The Internet has changed our lives in many ways, and tire dealers have not been immune to its transformative power. More customers than ever research their tire purchases on the Web, joining the ranks of readers who for years have relied on Consumer Reports and a variety of car publications for tire guidance.
What hasn’t changed is that vast majority of tire buying decisions are still made at the sales counter. Most customers are simply not interested enough in their tires to do much research before they show up at your shop. Far from being a problem, their lack of interest is a series of opportunities for you and your team to fill in the gaps.
Even the customers who do care enough to do some homework are almost always looking for more information when they come into a dealership and want help in making their final decision.
Customers’ typical inattention to their tires adds to the reasons you should be well-versed in the products your shop offers. Tire manufacturers spend a lot of time and money developing and distributing product information. Do yourself and your customers a favor – know what’s available and understand the features and benefits of the different tire lines. That knowledge will help you excel in guiding customers to the right tire choice.
In addition to excellent product information, the major tire manufacturers all have well-designed sales training programs. Most are a variation on the GQPC idea: Greet, Qualify, Present and Close. A healthy dose of product information is added to the sales training because they, obviously, want you to sell their tires.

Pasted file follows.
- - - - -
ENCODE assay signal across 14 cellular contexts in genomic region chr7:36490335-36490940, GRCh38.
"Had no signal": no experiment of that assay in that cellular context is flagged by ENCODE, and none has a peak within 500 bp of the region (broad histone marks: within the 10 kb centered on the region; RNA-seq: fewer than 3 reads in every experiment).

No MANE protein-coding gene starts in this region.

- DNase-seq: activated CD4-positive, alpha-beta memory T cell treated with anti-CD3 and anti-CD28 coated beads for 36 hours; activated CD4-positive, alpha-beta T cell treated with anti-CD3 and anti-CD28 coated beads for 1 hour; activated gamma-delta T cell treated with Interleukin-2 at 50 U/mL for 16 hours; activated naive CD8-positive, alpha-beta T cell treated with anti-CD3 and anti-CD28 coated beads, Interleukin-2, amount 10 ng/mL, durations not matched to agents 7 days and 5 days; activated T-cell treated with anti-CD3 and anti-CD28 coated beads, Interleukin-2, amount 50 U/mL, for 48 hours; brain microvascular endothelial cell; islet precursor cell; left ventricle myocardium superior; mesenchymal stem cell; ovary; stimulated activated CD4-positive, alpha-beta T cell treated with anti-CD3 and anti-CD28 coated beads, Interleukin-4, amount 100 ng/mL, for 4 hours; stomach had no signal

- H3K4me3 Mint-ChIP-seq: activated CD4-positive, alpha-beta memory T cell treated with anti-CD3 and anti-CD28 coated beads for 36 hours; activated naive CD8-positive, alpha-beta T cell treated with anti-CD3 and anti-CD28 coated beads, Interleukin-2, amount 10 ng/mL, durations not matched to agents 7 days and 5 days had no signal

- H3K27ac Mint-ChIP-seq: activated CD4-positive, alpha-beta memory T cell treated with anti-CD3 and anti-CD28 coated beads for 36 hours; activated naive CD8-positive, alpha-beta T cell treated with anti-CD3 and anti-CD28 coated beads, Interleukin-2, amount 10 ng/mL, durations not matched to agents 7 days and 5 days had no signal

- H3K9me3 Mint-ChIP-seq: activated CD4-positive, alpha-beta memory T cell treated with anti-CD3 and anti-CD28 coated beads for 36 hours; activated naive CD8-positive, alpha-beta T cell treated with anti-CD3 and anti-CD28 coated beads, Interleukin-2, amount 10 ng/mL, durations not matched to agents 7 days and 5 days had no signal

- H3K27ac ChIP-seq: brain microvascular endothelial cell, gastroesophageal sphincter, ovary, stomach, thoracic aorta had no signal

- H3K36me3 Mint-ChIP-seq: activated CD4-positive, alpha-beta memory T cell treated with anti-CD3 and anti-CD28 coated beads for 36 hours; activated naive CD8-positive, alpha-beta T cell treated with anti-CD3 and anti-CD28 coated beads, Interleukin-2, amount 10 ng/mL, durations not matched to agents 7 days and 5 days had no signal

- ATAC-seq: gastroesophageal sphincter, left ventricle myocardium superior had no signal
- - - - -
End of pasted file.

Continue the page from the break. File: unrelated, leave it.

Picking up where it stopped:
Self-serving though they may be, the manufacturer programs can provide you with a lot of valuable information and give you the product expertise necessary to advise customers.
Rather than try to compress the entire GQPC process into too short of a space, let’s instead focus on what many believe is the most important part of the process for retail tire sales: Qualify. It’s a simple process (but be warned, it’s not all that easy) that starts when the customer first approaches the sales counter. This is where you start finding out as much as you can about the customer and his or her car.
Aside from the obvious questions about what kind of car they have and how many miles it has on it, ask a series of questions to find out who usually drives the car, how it’s normally used, how long they plan on keeping the car. Find out what they liked about the tires that are on the car now, and (more importantly) what they didn’t like. Ask what they are looking for from the new tires. What’s important to them?
Pay attention to what the customer tells you. Listen for clues about areas of concern. You may find out that the 10-year-old Focus is about to head off 800 miles to college with the family’s only daughter. Do you think that car might be a candidate for a higher level maintenance and repair than the typical beater? These opening questions should begin to give you a feeling for what kind of customer you’re dealing with.